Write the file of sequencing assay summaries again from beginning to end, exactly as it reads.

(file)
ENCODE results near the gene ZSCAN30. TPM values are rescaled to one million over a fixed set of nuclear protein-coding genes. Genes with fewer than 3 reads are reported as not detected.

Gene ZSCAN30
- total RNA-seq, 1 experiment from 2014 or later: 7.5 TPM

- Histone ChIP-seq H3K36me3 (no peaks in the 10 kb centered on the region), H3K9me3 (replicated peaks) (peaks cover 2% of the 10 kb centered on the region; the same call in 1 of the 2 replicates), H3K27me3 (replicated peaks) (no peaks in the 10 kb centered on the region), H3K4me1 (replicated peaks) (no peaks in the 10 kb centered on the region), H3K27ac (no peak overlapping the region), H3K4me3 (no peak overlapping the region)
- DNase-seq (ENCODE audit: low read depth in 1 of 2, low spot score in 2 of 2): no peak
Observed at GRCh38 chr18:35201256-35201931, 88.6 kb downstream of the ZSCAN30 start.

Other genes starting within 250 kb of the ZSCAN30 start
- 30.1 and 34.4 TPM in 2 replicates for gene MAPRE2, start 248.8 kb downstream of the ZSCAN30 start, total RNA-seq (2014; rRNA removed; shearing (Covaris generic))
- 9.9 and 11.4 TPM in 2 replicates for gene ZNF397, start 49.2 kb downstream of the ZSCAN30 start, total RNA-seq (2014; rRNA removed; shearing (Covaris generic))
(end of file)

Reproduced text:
ENCODE results near the gene ZSCAN30. TPM values are rescaled to one million over a fixed set of nuclear protein-coding genes. Genes with fewer than 3 reads are reported as not detected.

Gene ZSCAN30
- total RNA-seq, 1 experiment from 2014 or later: 7.5 TPM

- Histone ChIP-seq H3K36me3 (no peaks in the 10 kb centered on the region), H3K9me3 (replicated peaks) (peaks cover 2% of the 10 kb centered on the region; the same call in 1 of the 2 replicates), H3K27me3 (replicated peaks) (no peaks in the 10 kb centered on the region), H3K4me1 (replicated peaks) (no peaks in the 10 kb centered on the region), H3K27ac (no peak overlapping the region), H3K4me3 (no peak overlapping the region)
- DNase-seq (ENCODE audit: low read depth in 1 of 2, low spot score in 2 of 2): no peak
Observed at GRCh38 chr18:35201256-35201931, 88.6 kb downstream of the ZSCAN30 start.

Other genes starting within 250 kb of the ZSCAN30 start
- 30.1 and 34.4 TPM in 2 replicates for gene MAPRE2, start 248.8 kb downstream of the ZSCAN30 start, total RNA-seq (2014; rRNA removed; shearing (Covaris generic))
- 9.9 and 11.4 TPM in 2 replicates for gene ZNF397, start 49.2 kb downstream of the ZSCAN30 start, total RNA-seq (2014; rRNA removed; shearing (Covaris generic))